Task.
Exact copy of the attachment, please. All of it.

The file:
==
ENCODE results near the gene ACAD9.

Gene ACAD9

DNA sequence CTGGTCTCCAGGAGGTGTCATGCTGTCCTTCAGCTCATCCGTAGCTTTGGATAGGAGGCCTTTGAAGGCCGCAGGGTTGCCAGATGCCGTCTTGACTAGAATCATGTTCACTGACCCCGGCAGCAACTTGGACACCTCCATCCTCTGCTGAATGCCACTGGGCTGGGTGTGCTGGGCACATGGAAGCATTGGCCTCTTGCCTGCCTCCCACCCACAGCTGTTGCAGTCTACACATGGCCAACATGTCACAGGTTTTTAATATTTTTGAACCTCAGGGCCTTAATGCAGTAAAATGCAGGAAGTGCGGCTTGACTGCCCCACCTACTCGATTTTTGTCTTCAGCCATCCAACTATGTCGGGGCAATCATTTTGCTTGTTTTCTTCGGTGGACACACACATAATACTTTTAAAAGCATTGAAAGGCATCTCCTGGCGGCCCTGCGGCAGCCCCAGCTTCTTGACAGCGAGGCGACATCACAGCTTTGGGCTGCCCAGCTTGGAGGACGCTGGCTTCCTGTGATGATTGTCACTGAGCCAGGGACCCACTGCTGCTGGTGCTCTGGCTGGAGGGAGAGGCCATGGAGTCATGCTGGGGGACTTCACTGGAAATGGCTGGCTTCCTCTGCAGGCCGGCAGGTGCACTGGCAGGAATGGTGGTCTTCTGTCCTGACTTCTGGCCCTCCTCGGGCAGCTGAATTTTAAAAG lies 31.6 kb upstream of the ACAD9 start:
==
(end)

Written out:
ENCODE results near the gene ACAD9.

Gene ACAD9

DNA sequence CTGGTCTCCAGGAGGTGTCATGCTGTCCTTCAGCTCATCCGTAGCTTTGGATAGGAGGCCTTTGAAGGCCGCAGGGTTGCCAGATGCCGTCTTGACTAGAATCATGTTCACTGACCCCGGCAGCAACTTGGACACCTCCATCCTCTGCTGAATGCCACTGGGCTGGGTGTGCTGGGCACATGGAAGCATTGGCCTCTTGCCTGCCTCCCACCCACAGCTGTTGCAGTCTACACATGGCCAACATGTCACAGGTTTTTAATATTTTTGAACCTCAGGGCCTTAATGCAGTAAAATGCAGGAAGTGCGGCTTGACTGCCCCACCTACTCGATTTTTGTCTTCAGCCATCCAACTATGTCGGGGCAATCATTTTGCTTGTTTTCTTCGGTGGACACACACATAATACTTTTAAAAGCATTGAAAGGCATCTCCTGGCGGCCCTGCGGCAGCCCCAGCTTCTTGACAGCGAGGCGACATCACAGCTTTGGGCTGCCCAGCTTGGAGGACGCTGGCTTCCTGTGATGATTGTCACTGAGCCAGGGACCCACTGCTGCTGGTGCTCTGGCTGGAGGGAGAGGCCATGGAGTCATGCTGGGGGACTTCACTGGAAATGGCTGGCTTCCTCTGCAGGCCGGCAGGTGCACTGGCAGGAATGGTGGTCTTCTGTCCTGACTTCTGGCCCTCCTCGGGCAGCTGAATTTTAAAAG lies 31.6 kb upstream of the ACAD9 start: